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Saturday, August 21, 2004

FLASHBACK: "John Kerry: A Navy Dove Runs for Congress" (1970 Harvard Crimson interview)

February 18, 1970
Hundreds of opponents to the Vietnam War will meet this coming Saturday in a Third District Citizens Caucus to choose a Democrat strong enough in the September primary to oust Philip J. Philbin (D-Mass.) ...

Kerry has the most explicit stand against the Vietnam War and although his youth is a plus, the fact that he is a political unknown does not help him. Now 26, he was honorably discharged from the Navy last month but has been laying the groundwork for the race ever since November. Occasionally, Kerry makes obvious his recent return to civilian life and the Third Congressional District. ...

At Yale, Kerry was chairman of the Political Union and later, as Commencement speaker, urged the United States to withdraw from Vietnam and to scale down foreign military operations. And this was way back in 1966.

When he approached his draft board for permission to study for a year in Paris, the draft board refused and Kerry decided to enlist in the Navy. The Navy assigned him to the USS Gridley which between December 1966 and July 1968 saw four months of action off the Vietnam coast. In August through November, 1968, Kerry was trained to be the skipper of a patrol boat for Vietnamese rivers. For the next five months, until April of 1969, Kerry was the commanding Lieutenant of a patrol boat in the Mekong Delta. He was wounded slightly on three different occasions and received a Silver Star for bravery. His patrol boat took part in Operation Sealords, mostly scouting out Viet Cong villages and transporting South Vietnamese marines to various destinations up and down narrow rivers covered with heavy foliage on either side. One time Kerry was ordered to destroy a Viet Cong village but disobeyed orders and suggested that the Navy Command simply send in a Psychological Warfare team to be friend the villagers with food, hospital supplies, and better educational facilities.

Pulling Out

Immediate withdrawal from Vietnam, Kerry said, would take about seven months due to complex logistics problems. During that interval he would allow only "self-defense return of fire." "Logistic suport is now what Nixon is talking about leaving there and I don't want to see that. I don't think we should leave support troops there and I don't think we should give Vietnam any more than the foreign aid given any other one country." He does not feel there would be a massive slaughter of American, sympathizers once the United States pulled out.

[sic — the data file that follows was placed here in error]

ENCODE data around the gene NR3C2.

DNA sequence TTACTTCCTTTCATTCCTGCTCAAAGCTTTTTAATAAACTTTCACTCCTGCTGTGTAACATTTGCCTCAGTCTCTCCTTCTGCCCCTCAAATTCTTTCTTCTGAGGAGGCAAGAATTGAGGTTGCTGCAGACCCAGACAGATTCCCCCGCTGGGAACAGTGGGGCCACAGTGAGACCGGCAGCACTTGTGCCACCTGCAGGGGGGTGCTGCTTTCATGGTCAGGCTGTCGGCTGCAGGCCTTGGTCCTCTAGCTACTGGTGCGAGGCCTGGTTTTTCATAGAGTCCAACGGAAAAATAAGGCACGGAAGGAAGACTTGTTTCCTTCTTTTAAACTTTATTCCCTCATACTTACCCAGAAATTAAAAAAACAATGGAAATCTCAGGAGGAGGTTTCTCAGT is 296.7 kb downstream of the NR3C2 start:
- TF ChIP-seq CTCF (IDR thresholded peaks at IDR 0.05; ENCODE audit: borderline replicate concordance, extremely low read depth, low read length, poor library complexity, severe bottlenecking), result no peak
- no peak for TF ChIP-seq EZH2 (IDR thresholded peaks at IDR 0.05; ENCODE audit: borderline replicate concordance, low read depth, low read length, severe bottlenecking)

In America, "everybody who's against the war is suddenly considered anti-American," Kerry said. "But I don't think they can turn to me and say I don't know what's going on or I'm a draft dodger." Referring to the House Armed Services Committee, chaired by L. Mendel Rivers (D-S.C.), Kerry said, "I want to go down to Washington and confront Medel Rivers, who never fought in a war.

"I as effectively as anyone else in the country, can address myself to the issue of Vietnam," Kerry said. "I'm very realistic, though. I'm just going to be one man adding to the work of men like Lowenstein."

Kerry is a pilot, and on October 14 and 15 he flew Ted Kennedy's advisor Adam Walinsky by private plane throughout the State of New York so that Walinsky could give speeches against the Vietnam War. But Kerry was smart enough not to put down "Moratorium" on the Navy signout sheet for that Tuesday and Wednesday. The following month, Kerry was sick and did not engage in the November moratorium activities.

He supports a volunteer Army, "if and only if we can create the controls for it. You're going to have to prepare for the possibility of a national emergency, however." Kerry said that the United Nations should have control over most of our foreign military operations. "I'm an internationalist. I'd like to see our troops dispersed through the world only at the directive of the United Nations."

On other issues, Kerry wants "to almost eliminate CIA activity. The CIA is fighting its own war in Laos and nobody seems to care." He also favors a negative income tax and keeping unemployment at a very low level, "even if it means selective economic controls."

Kerry's Background

"I have a somewhat Establishment background," Kerry admitted modestly. Kerry, whose family comes from Groton, attended Fessenden, a prestigious private school in West Newton, until he was old enough to go to St. Paul's. From there he went on to Yale where he majored in political science.

Kerry's interest in politics began in 1960, when John Kennedy was running for President. Kerry gave his first political speeches for JFK and at St. Paul's founded a political group, the John Winant Society. In the summer of 1962, Kerry worked for Ted Kennedy, who was then making his first Senate bid. "I wanted to see how the political machine works."

At Yale, Kerry was instrumental in organizing the demonstrations for giving tenure to philosophy professor Dick Bernstein, even though Bernstein had not done very much publishing. As President of the Political Union, Kerry met an impressive array of political figures and spent much of his time fighting for a new YPU building, which Yale eventually built.

Kerry's style can turn people off at first because he gives the initial impression of being too good to be true, of being just a little bit insincere. His preppiness might make you think he's a blueblood WASP, but Kerry is really a Roman Catholic. However, an afternoon on the campaign trail with Kerry leaves you with quite a different impression. ... FR Reprint.

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